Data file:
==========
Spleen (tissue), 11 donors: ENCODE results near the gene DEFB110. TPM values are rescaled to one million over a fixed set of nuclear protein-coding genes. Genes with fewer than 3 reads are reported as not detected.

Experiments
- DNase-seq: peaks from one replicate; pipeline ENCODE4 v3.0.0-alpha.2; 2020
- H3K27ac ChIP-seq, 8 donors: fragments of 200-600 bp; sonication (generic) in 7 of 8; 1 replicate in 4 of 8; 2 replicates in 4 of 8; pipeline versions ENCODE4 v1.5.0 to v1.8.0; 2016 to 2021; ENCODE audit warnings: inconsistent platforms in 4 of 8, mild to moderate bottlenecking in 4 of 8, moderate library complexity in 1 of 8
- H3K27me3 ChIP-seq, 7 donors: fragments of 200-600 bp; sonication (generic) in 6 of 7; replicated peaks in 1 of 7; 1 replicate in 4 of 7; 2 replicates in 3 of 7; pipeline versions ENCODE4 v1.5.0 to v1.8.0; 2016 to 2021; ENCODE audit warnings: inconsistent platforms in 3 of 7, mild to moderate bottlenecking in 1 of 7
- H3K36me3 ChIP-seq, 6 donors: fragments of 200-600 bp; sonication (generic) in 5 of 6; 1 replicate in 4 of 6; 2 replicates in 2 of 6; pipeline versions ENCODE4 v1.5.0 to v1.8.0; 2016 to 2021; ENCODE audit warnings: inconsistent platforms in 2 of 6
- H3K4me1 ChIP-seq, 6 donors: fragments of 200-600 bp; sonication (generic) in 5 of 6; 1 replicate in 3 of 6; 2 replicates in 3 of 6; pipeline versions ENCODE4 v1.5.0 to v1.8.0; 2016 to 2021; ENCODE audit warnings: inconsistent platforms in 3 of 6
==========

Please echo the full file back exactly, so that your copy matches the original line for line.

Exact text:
Spleen (tissue), 11 donors: ENCODE results near the gene DEFB110. TPM values are rescaled to one million over a fixed set of nuclear protein-coding genes. Genes with fewer than 3 reads are reported as not detected.

Experiments
- DNase-seq: peaks from one replicate; pipeline ENCODE4 v3.0.0-alpha.2; 2020
- H3K27ac ChIP-seq, 8 donors: fragments of 200-600 bp; sonication (generic) in 7 of 8; 1 replicate in 4 of 8; 2 replicates in 4 of 8; pipeline versions ENCODE4 v1.5.0 to v1.8.0; 2016 to 2021; ENCODE audit warnings: inconsistent platforms in 4 of 8, mild to moderate bottlenecking in 4 of 8, moderate library complexity in 1 of 8
- H3K27me3 ChIP-seq, 7 donors: fragments of 200-600 bp; sonication (generic) in 6 of 7; replicated peaks in 1 of 7; 1 replicate in 4 of 7; 2 replicates in 3 of 7; pipeline versions ENCODE4 v1.5.0 to v1.8.0; 2016 to 2021; ENCODE audit warnings: inconsistent platforms in 3 of 7, mild to moderate bottlenecking in 1 of 7
- H3K36me3 ChIP-seq, 6 donors: fragments of 200-600 bp; sonication (generic) in 5 of 6; 1 replicate in 4 of 6; 2 replicates in 2 of 6; pipeline versions ENCODE4 v1.5.0 to v1.8.0; 2016 to 2021; ENCODE audit warnings: inconsistent platforms in 2 of 6
- H3K4me1 ChIP-seq, 6 donors: fragments of 200-600 bp; sonication (generic) in 5 of 6; 1 replicate in 3 of 6; 2 replicates in 3 of 6; pipeline versions ENCODE4 v1.5.0 to v1.8.0; 2016 to 2021; ENCODE audit warnings: inconsistent platforms in 3 of 6